ADULT ED AT TBE
CD T’FILLAH PROGRAM
meets weekly on Thursday from 10:00 - 11:00 a.m.
Class begins September 1st.
meets weekly on Tuesday from 10:00 - 11:00 a.m.
Class begins September 6th.
IT’S MORE THAN LOX AND BAGELS
meets monthly on Tuesday from 7:30 - 8:30 p.m.
Class begins Wednesday, September 14th.
JUDAISM FOR EVERYONE
An Introductory Class for Dummies, Smarties…
and Those Who Don’t Know How to Ask
meets weekly on Sunday from 9:15 - 10:00 a.m.
Class begins on September 25th.
(A prerequisite for those who wish to join our newest
Beth El Adult Bar/Bat Mitzvah class.)
Fee: $50 for material.
OUR HOLIDAYS: THE RYTHYM OF JEWISH TIME
meets on select Sundays from 9:15 - 10:00 a.m.
Class begins September 25th.
“Surviving the High Holy Days: An Introduction to the Themes, Prayers and Customs of the Days of Awe”
(Runs parallel with JUDAISM FOR EVERYONE - see above.)
PIRKE AVOT: Ethics for Our Daily Lives
meets monthly on Sunday from 10:00 - 11:00 a.m.
Class begins September 25th.
NEW PRAYER BOOKS!
We are pleased to announce that a new shipment of SHABBAT MORNING PRAYER BOOKS has arrived at the
A donation of $27, made payable to Temple Beth El , will reserve a prayer book for you. A lovely, personalized book plate will be placed inside the front cover.
For further information, please call the
BETH EL CARES
Attention all Teens looking for a Mitzvah Project
Jewish Family Services needs you!
Volunteer one hour a week or one hour a month, on Friday afternoons visiting senior citizens at an assisted living facility (Thursday afternoons/evenings work too)! Host a pre-Shabbat “service”... celebrate the Jewish holidays...contact Ellie Mirne at 356-1887 for more information.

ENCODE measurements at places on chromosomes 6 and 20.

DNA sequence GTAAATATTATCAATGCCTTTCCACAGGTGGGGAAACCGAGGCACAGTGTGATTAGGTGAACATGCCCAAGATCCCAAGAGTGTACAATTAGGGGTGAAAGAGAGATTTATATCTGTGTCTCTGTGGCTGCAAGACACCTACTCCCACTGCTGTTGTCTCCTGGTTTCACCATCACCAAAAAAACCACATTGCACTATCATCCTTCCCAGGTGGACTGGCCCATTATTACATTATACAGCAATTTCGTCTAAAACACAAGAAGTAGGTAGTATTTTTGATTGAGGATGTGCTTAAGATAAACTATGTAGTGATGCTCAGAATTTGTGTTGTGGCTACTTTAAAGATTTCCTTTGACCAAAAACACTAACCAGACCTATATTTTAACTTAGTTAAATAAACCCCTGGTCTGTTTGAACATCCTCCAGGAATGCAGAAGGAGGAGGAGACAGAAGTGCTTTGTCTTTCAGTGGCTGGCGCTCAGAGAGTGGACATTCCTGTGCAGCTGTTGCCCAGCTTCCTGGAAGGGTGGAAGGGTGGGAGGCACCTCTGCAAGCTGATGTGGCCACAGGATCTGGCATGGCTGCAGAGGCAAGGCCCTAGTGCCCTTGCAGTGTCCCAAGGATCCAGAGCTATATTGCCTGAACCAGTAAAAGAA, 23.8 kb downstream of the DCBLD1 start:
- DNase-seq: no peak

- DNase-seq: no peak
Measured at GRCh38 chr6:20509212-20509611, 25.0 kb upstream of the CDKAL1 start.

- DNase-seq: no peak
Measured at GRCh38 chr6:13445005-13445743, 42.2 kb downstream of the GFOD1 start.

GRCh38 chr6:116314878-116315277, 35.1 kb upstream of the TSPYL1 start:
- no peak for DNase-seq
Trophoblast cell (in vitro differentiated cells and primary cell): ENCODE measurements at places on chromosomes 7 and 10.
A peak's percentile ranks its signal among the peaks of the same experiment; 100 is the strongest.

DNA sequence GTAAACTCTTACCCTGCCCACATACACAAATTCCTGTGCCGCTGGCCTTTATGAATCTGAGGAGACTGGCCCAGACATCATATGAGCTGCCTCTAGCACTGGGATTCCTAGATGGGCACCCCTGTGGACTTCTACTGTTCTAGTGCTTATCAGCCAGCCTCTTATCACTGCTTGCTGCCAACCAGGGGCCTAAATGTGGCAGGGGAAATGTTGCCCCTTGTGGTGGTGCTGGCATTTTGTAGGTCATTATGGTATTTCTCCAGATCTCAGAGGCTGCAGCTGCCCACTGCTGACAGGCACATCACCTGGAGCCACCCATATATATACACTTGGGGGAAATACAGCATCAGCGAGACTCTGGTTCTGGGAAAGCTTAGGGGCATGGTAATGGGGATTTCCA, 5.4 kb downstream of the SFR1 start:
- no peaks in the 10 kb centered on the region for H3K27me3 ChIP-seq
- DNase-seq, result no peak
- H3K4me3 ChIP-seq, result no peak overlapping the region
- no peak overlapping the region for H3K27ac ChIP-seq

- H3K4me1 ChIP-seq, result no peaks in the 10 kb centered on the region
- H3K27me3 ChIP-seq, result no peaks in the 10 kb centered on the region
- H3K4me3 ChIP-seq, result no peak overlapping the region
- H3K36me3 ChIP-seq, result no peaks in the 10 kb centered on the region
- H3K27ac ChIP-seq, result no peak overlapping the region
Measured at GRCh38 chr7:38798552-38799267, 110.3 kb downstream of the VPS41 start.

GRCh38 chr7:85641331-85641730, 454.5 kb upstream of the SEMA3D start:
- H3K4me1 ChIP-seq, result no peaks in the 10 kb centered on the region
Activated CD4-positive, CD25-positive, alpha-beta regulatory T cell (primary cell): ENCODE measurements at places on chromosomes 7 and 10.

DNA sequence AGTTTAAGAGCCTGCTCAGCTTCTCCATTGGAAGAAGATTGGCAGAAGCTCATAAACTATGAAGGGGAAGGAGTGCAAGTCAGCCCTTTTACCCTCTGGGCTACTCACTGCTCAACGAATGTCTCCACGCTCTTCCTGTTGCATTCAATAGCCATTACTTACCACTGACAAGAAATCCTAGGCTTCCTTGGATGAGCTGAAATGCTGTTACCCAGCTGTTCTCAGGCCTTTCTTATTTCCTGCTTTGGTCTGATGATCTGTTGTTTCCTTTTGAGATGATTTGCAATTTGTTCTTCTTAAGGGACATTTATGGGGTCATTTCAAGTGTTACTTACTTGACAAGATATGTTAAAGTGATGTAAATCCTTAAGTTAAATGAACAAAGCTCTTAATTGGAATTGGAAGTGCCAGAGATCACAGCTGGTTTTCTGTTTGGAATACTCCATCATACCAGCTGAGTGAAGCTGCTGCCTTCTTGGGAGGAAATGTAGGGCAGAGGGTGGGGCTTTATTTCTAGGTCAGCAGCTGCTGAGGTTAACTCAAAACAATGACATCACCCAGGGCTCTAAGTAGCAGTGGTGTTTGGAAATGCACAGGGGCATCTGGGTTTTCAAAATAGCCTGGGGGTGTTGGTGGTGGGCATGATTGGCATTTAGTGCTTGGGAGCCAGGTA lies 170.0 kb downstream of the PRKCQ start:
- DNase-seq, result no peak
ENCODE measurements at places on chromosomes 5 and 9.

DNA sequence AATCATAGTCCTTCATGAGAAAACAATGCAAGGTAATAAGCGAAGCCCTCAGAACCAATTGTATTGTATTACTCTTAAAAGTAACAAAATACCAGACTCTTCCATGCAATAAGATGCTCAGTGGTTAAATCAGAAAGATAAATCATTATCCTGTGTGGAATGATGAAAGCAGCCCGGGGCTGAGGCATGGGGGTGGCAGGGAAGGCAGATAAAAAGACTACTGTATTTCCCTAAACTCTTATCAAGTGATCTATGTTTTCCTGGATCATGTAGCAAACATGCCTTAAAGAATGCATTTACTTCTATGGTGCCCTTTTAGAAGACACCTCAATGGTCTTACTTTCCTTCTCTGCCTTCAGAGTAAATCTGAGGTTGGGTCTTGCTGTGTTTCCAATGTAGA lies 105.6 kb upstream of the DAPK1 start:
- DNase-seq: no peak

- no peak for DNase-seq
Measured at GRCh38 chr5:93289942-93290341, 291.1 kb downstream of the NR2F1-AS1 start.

Cheryl Wolff (968-6361)
Sue Greenwald (329-1662)
HIGH HOLY DAY USHERS
Please sign up early for your High Holy Days Usher slots and to help us put up and take down the bimah platforms. We need to ensure that we have enough volunteers committed to accomplish these critical tasks. Here are the details:
High Holy Days usher slots are available for men, women and couples. Those of you who have performed this task know of its ease. For those of you who are new to this request, each “watch” is approximately 45 minutes. Please help us maintain the traffic flow and decorum that makes the services a better experience for all. Reserve your ushering slots by calling Rich Cohen at 322-1131 (email email@example.com).
We will be setting up the bimah platforms on Sunday, September 25th at 8:30 a.m. and taking them down on Sunday, October 16th at 8:30 a.m. We’ll have some refreshments available for both the folks who work on the installation of our bimah platforms and for those who just want to stop by and schmooze. Call Marty Israel at 325-8511 (e-mail firstname.lastname@example.org) if you want to have some fun playing steelworker for an hour or two, help set up chairs, or just lend general support.
We will also be setting up the
SHOFAR BLOWERS NEEDED
(during the month of Elul prior to Rosh Hashanah)
If you are thinking about buying a shofar and would like to learn how to blow, or if you already know how, we need you! Contact Chuck Donen at 847-5667.
PLEASE NOTE THE FOLLOWING CHANGE!
SUNDAY MORNING MINYAN WILL MEET AT 8:30 A.M.
BEGINNING SEPTEMBER 11, 2005
NEW FOR OUR YOUTH!!!
Visit this brand-new website for TBE’s youth groups!
You’ll see pictures, links and much more!
USY at New
September 10th from 8 - 11:00 p.m.
Price M: $35, NM: $45
September 11th from 7 - 9 p.m.
USY Shabbat Service and Lunch
September 17th from 10 - 1:00p.m.
Kadima: Rock & Bowl at Rip Van Winkle
September 17th from 8:30 - 10:30 p.m.
Price M: $20, NM: $30
Atid: Apple & Honey Dumpling Gang
September 25th, lunch from 12:30 - 2 p.m.
Price M:$10, NM: $15
September 25th from 7 - 9 p.m.
WOMEN OF THE BOOK